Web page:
Day fifteen after the tsunami

Update 15:00(UTC)/16:00(CET)/00:00(JST)

NISA has released their update, link 1, link 2, link 3. I have also reattached the earlier JAIF figures at the bottom of the last update to see if it will fix the bug that gives an error when one clicks on the pictures.

As usual the NISA figures are between (). The NISA data is 3 hours older than the JAIF data.

 

Reactor 1:
Water level in the core: 1.65(1.65)  meters below the top of fuel assemblies
Flow rate of injected water: 7.2 cubic meters per hour
Core pressure: 476 (477) kPa
Containment pressure: 270 (270) kPa *note, in the last update I misstakenly wrote 370 kPa as containment pressure.
Core temperature(feedwater nozzle): 195.3 Celsius
Core temperature(bottom head) 146.3 Celsius
Dose rate within containment: 35.1 Sv/hour

Reactor 2:
Water level in the core: 1.1 (1.1)  meters below the top of fuel assemblies
Flow rate of injected water: 18.6 cubic meters per hour
Core pressure: unknown
Containment pressure: 116 (115) kPa
Core temperature(feedwater nozzle): 107 Celcius
Core temperature(bottom head): 100 Celsius
Dose rate within containment:  43.4 Sv/hour
Spent fuel pool temperature:  57 Celsius

Reactor 3:
Water level in the core: 2.3  meters below the top of fuel assemblies
Flow rate of injected water: 14.5 cubic meters per hour
Core pressure: 139 (139) kPa *note, I wrote the wrong pressure in the last update
Containment pressure: 106.6 (106.6) kPa
Core temperature(feedwater nozzle): 37.6 Celsius (sounds like an error on equipment)
Core temperature(bottom head): 106.1 Celsius
Dose rate within containment:  36.1 Sv/hour

Due to my error with containment pressure in the last update I withdraw my speculation that its hard to control the pressure in number 1. Rather it seems like the situation is fairly stable. Otherwise not much new information.

The US Department of Energy has done some arial surveys around Fukushima Daiichi and released the data. I have one pictures from it below(hats of to http://neutroneconomy.blogspot.com/ where I found the pictures). The dose rate unit used on the picture is millirad. 1 millirad=10 microgray =* 10 microsievert
*that equality between gray and sievert is only valid for gamma radiation. Gray measures the energy deposited while sievert is weighted in such a way that it expresses a cancer risk.  For gamma the weighting factor is 1.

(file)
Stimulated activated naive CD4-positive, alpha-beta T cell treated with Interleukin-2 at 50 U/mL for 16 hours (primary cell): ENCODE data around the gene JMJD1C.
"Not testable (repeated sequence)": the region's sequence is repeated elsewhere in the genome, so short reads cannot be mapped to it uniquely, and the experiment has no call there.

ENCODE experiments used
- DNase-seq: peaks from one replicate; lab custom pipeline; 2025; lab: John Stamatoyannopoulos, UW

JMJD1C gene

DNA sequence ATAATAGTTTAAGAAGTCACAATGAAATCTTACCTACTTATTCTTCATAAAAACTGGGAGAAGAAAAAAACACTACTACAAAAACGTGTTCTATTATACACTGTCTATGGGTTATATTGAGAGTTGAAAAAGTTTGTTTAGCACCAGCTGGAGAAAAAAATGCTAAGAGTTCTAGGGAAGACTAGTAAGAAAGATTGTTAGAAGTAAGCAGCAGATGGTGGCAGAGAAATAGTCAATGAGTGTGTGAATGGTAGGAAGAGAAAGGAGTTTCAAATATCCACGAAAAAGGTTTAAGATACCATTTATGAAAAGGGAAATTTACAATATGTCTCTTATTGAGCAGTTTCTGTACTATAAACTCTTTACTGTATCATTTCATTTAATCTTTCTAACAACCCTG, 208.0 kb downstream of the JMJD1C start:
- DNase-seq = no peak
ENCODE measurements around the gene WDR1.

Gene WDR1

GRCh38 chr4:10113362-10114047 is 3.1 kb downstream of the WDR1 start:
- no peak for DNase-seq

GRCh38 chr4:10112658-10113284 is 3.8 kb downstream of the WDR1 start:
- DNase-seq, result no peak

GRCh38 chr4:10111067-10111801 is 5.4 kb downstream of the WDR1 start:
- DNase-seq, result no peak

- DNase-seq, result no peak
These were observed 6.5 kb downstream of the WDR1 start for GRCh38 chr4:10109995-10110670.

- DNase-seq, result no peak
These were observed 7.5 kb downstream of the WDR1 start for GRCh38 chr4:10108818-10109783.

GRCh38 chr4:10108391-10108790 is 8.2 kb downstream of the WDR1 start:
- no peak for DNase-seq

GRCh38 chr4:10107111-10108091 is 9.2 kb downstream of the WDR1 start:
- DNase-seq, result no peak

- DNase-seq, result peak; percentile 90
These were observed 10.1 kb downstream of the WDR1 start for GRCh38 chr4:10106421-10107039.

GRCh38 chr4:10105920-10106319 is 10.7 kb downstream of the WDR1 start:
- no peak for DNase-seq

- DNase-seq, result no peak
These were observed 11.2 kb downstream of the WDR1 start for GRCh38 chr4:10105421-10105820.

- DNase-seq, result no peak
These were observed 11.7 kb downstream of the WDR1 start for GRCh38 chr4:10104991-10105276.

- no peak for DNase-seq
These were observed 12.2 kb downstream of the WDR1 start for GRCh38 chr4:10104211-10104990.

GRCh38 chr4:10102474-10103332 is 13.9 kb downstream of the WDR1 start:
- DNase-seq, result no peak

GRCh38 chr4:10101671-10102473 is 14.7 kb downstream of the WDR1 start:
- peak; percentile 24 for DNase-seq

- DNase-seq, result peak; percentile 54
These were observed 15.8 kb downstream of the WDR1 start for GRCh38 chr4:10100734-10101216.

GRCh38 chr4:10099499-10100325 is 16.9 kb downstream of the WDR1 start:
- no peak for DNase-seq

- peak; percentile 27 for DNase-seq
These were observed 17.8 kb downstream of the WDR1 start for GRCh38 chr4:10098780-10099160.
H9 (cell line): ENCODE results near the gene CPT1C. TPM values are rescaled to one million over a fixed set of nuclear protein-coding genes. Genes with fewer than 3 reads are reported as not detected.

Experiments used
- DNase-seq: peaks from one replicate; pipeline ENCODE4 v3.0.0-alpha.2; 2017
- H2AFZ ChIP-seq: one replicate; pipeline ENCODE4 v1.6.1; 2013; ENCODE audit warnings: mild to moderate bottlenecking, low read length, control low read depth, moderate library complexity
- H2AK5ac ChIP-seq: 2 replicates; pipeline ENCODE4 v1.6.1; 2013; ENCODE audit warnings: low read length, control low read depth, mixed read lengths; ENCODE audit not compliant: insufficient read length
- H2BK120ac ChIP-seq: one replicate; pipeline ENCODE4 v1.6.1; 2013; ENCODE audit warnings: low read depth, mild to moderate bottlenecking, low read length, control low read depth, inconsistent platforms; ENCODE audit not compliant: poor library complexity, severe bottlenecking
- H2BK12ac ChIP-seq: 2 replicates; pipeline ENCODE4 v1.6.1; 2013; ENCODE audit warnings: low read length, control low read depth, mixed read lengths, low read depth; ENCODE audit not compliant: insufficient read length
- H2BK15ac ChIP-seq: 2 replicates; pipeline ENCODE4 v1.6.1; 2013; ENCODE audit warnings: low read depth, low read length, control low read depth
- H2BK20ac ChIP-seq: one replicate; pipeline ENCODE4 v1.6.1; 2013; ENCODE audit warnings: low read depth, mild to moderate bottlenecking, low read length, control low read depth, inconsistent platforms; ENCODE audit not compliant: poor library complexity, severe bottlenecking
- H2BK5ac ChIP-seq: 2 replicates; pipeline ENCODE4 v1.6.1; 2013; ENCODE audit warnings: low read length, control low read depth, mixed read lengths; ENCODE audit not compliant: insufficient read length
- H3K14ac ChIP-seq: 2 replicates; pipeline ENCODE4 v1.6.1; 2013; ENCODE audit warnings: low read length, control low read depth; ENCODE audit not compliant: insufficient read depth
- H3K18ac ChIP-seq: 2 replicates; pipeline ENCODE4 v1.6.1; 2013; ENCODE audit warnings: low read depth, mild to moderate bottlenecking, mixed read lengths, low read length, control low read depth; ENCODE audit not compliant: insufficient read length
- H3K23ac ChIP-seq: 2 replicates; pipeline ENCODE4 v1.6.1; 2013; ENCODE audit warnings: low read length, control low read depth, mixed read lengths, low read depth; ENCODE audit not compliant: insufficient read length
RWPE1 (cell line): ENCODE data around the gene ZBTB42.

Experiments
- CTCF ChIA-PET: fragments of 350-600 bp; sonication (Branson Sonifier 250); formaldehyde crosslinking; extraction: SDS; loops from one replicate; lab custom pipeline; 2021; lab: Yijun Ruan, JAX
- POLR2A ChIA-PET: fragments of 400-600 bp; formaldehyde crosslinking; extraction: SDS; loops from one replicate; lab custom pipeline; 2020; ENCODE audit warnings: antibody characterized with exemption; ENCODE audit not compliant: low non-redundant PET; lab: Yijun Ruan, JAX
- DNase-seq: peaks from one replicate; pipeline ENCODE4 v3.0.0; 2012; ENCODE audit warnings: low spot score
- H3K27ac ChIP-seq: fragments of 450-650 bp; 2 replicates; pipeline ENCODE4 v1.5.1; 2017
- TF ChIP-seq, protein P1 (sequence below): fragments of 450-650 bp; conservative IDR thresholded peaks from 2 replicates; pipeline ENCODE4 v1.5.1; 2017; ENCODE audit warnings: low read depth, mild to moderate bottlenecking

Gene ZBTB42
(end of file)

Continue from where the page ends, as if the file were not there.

Update 12:00(UTC)/13:00(CET)/21:00(JST)

No NISA updates have been released yet today, JAIF has released their update as usual(one hour old as of writing this).

Reactor 1:
Water level in the core: 1.65  meters below the top of fuel assemblies
Core pressure: 476 kPa
Containment pressure: 370 kPa
Core temperature(feedwater nozzle): no new data
Core temperature(bottom head) no new data
Dose rate within containment:  no new data

Reactor 2:
Water level in the core: 1.1  meters below the top of fuel assemblies
Core pressure: unknown
Containment pressure: 116 kPa
Core temperature(feedwater nozzle): no new data
Core temperature(bottom head) no new data
Dose rate within containment:  no new data

Reactor 3:
Water level in the core: 2.3  meters below the top of fuel assemblies
Core pressure: 202 kPa
Containment pressure: 106.6 kPa
Core temperature(feedwater nozzle): no new data
Core temperature(bottom head) no new data
Dose rate within containment:  no new data

All 3 reactors are now cooled with freshwater instead of sea water. It seems hard for them to get the pressure in the number one reactor under complete control. In JAIF's written update they say lights are on in all control rooms now. Levels of radioactive materials in the seawater around the plant is climbing. TEPCO is releasing updates on activity in both sea and air, I have attached levels as pictures in the bottom of this update.

The ground deposits of I-131 the prefectures around Fukushima ranges from less than 1 to 16 kBq per square meter. The cesium ground deposits ranges from less than 0.1 to 1.9 kBq per square meter(here are the last 3 MEXT updates on ground deposts link 1link 2link 3). The data form the worst effected prefectures are however omitted, we hope MEXT will make those figures available asap! As a comparison the ground deposits of cesium due to Chernobyl ranged from a couple of hundreds to a couple of thousand kBq per square meter.

 

Update, March 26, 12:00 (UTC) / 13:00 (CET) / 21:00 (JST)

Not much to add today. The radiation levels in the sea outside Fukushima I are sky-high. The long term effects are hard to predict now since a sea contamination is entirly different from a land contamination, where land is basicly a 2D area, which leads to a thin and high concentration on the surface, and where rains soon concentrate the contamination to "hotspots".  The sea on the other hand is a 3D volume where currents quickly dilute any contaminant by dispersing them over very wide areas.

The JAIF updates from 10:00, 16:00 and 21:00 (JST) for March 26 are pretty much uniform. The big news is that freshwater injection to the cores of 1, 2 and 3 has started as opposed to using salty sea water. Apart from that nothing new. The radiation readings at the main gate (1 km out) has stayed at 170 μSv/h all day. The west gate read 147 μSv/h at 13:30.

NISA has not said anything new since last night.

 

Links(english):
BBC We should stop running away from radiation
Hufftington post US brings fresh water to japan nuclear plant
NY Times Japan presses nuclear plant repair as more damage is found
Rod Adams Shaken, flooded, stressed by power outages, Fukushima Daiichi moves into second place
The Independent Fear and devastation on the road to Japan's nuclear disaster zone

Links(swedish):
Röda berget
Dr Angels blog
DN Radioaktivt jod tusen gånger tillåten nivå i havet
Aftonbladet Strålningen ökar runt Fukushima
SvD Radioaktivt vatten i reaktorer
Tänkvärt? Eller inte!
Grön horizont